Derivational Morphology

Direvá n praols

8.1 Formation of Nouns

8.1.1 People from Nouns

Certain suffixes added to nouns indicate a person in some way connected with that noun. This is particularly common in Tunisian to form demonyms (indicating a resident of a particular place), but can also be used to form agent nouns that typically indicate professions or trades. Almost all such nouns have distinct masculine and feminine forms and can also freely be used as adjectives.

When referring to people, Tunisian demonyms are typically formed with the suffix -iá (feminine -iane, plural -iais). It has a variant form /-ane/-ais without the /j/ glide used if the stem ends in a consonant cluster. When added to a stem ending in /k/ or /g/, these lenite to /ʃ/ and /ʒ/ respectively.

Word Meaning Person (M) Person (F) Meaning
Tenès [tə.ˈnɛs] Tunisia tenèsiá [tə.ˈne.sjaː] tenèsiane [tə.ˈne.sjʌ.nə] Tunisian
Ambricce [ˈaːm.bri.kə] America ambriçiá [ˈaːm.bri.ʃaː] ambriçiane [ˈaːm.bri.ʃʌ.nə] American
Yorupe [ˈjɔ.ru.pə] Europe yorupiá [ˈjɔ.ru.pjaː] yorupiane [ˈjɔ.ru.pjʌ.nə] European
Yspne [ˈis.pnə] Spain yspná [is.ˈpnaː] yspnane [ˈis.pnʌ.nə] Spaniard
Ustre [ˈus.trə] Austria ustrá [us.ˈtraː] ustrane [ˈus.trʌ.nə] Austrian
Sħén [ˈsˤeːn] China sħéniá [ˈsˤeə.njaː] sħéniane [ˈsˤeə.njʌ.nə] Chinese

This same suffix may appear on a few nouns and adjectives that are not demonyms, but this has limited productivity. These are almost always derived from other proper nouns (typically people’s names), and are either survivals from Latin or Old Tunisian, or are calques from other European languages employing the -ian suffix or some variation thereof: crestá [krəs.ˈtaː] “Christian” (feminine crestane [krəs.ˈtaː.nə], hegeliá [ˈː] “Hegelian” (feminine hegeliane [ˈʌ.nə]).

A small group of demonyms use a different suffix -is (feminine -ise, plural -iss). There is no clear rule as to when one or the other is used; the proper forms must simply be memorized, much as with the English cognates -ian and -ese 1 . However, demonyms in -is are almost entirely limited to Europe.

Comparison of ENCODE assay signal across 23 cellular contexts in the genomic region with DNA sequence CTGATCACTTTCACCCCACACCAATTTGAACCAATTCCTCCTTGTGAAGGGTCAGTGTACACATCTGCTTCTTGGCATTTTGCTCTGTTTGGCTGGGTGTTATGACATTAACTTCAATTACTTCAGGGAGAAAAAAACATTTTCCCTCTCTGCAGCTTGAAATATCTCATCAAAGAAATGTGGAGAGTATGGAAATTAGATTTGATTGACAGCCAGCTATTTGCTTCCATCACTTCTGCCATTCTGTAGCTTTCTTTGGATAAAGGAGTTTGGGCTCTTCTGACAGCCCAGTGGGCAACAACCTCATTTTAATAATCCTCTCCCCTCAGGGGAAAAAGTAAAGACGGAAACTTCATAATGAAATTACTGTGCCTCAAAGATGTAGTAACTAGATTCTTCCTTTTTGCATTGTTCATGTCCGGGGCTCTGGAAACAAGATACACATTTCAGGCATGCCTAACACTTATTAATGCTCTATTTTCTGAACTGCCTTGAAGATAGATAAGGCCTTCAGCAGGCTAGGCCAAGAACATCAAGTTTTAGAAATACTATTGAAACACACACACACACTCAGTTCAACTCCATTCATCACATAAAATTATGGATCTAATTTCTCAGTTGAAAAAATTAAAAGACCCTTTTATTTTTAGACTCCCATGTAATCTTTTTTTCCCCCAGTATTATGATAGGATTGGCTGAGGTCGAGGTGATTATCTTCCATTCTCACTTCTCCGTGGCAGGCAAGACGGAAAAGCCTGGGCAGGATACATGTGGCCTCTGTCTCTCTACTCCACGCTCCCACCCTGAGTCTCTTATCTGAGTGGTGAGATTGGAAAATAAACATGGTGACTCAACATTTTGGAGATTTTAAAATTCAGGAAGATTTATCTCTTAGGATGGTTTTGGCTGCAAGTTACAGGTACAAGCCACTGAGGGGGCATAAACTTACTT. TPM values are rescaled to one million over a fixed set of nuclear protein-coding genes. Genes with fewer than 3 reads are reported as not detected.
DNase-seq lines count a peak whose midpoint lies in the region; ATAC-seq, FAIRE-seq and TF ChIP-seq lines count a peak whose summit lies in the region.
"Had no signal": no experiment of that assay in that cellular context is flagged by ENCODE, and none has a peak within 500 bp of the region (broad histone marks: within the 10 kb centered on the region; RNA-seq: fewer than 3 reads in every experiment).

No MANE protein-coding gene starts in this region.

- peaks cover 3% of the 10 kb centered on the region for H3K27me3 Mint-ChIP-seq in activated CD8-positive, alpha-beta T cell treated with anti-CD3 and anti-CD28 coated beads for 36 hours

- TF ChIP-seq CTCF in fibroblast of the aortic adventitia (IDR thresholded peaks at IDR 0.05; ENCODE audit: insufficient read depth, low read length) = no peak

Word Meaning Person (M) Person (F) Meaning
Aigltère [ˈə] England aiglis [ˈaj.glis] aiglise [ˈaj.gli.sə] English(wo)man
Freicce [ˈfrej.kə] France freiccis [ˈfrej.kis] freiccise [ˈə] French(wo)man
Rusie [ˈrus.jə] Russia rusis [ˈru.sis] rusise [ˈə] Russian
Soètçe [ˈswe.tʃə] Sweden soètçis [ˈswe.tʃis] soètçise [ˈswe.tʃi.sə] Swede

The suffix -al (feminine -ale, plural -als) forms professions from nouns or places associated with that profession.

Word Meaning Person (M) Person (F) Meaning
post [ˈpost] mail postal [pus.ˈtaːl] postale [ˈpos.tʌ.lə] mail(wo)man, courier
ví [ˈviː] wine vinal [vi.ˈnaːl] vinale [ˈvi.nʌ.lə] winemaker
pulicie [pu.ˈliː.sjə] police pulicial [pu.ˈliː.sjaːl] puliciale [pu.ˈliː.sjʌ.lə] police officer
dend [ˈdeːn] tooth dèndal [ˈdeːn.daːl] dèndale [ˈdeːn.dʌ.lə] dentist
ministre [ˈmi.nis.trə] ministry ministral [ˈmi.nis.traːl] ministrale [ˈmi.nis.trʌ.lə] minister

The suffix -ay [aj] (feminine -aire [ajrə], plural -aires [ajrəz]) indicates a person who produces or sells the base item.

Word Meaning Person (M) Person (F) Meaning
pay [ˈpaj] bread penay [pə.ˈnaj] penaire [pə.ˈnaj.rə] baker
caun [ˈkawŋ] meat caunay [ˈkaw.ŋaj] caunaire [ˈkaw.ŋaj.rə] butcher
pesc [ˈpɛsk] fish pescay [pəs.ˈkaj] pescaire [pəs.ˈkaj.rə] fisher
sħabat [ˈsˤaː.bʌt] shoe sħabetay [sˤʌp.ˈtaj] sħabetaire [sˤʌp.ˈtaj.rə] cobbler, shoemaker
fond [ˈfoːn] fountain fonday [ˈfoːn.daj] fondaire [ˈfoːn.daj.rə] plumber

The suffix -ist (feminine -iste, plural -içs) typically forms hobbies, sports, or artistic trades from associated nouns. It also indicates followers of a movement or philosophy. It tends to correspond strongly with English -ist.

Word Meaning Person (M) Person (F) Meaning
art [ˈaːrt] art artist [ˈaːr.tist] artiste [ˈaːr.tis.tə] artist
yspórt [is.ˈpoːrt] sport, sports yspórtist [is.ˈpoːr.tist] yspórtiste [is.ˈpoːr.tis.tə] athlete
flaot [ˈflawt] flute flaotist [ˈflaw.tist] flaotiste [ˈflaw.tis.tə] flutist
comunism [ˈkoːɪm] communism comunist [ˈkoːm.nist] comuniste [ˈkoːm.nis.tə] communist
optimism [ˈop.ti.mi.zɪm] optimism optimist [ˈop.ti.mist] optimiste [ˈop.ti.mis.tə] optimist

8.1.2 Nouns from Other Nouns

The suffix -árie (plural -áris) forms locations from personal nouns in -ay or from common objects, generally indicating stores and shops. It occasionally appears augmented as -sárie when the stem does not allow for easy addition of -árie, as in tçaisárie “teahouse” below; this is generally believed to be a generalization of the plural suffix (i.e., based on tçays “teas” rather than tçay “tea”).

Word Meaning Noun Meaning
qaoe [ˈqaː.wə] coffee qaoárie [qʌ.ˈwaː.rjə] cafe
tçay [ˈtʃaj] tea tçaisárie [tʃaj.ˈzaː.rjə] teahouse
libr [ˈli.bɪr] book librárie [li.ˈbraː.rjə] bookstore
caunay [ˈkaw.ŋaj] butcher caunárie [ˈkaw.ŋa.rjə] butchershop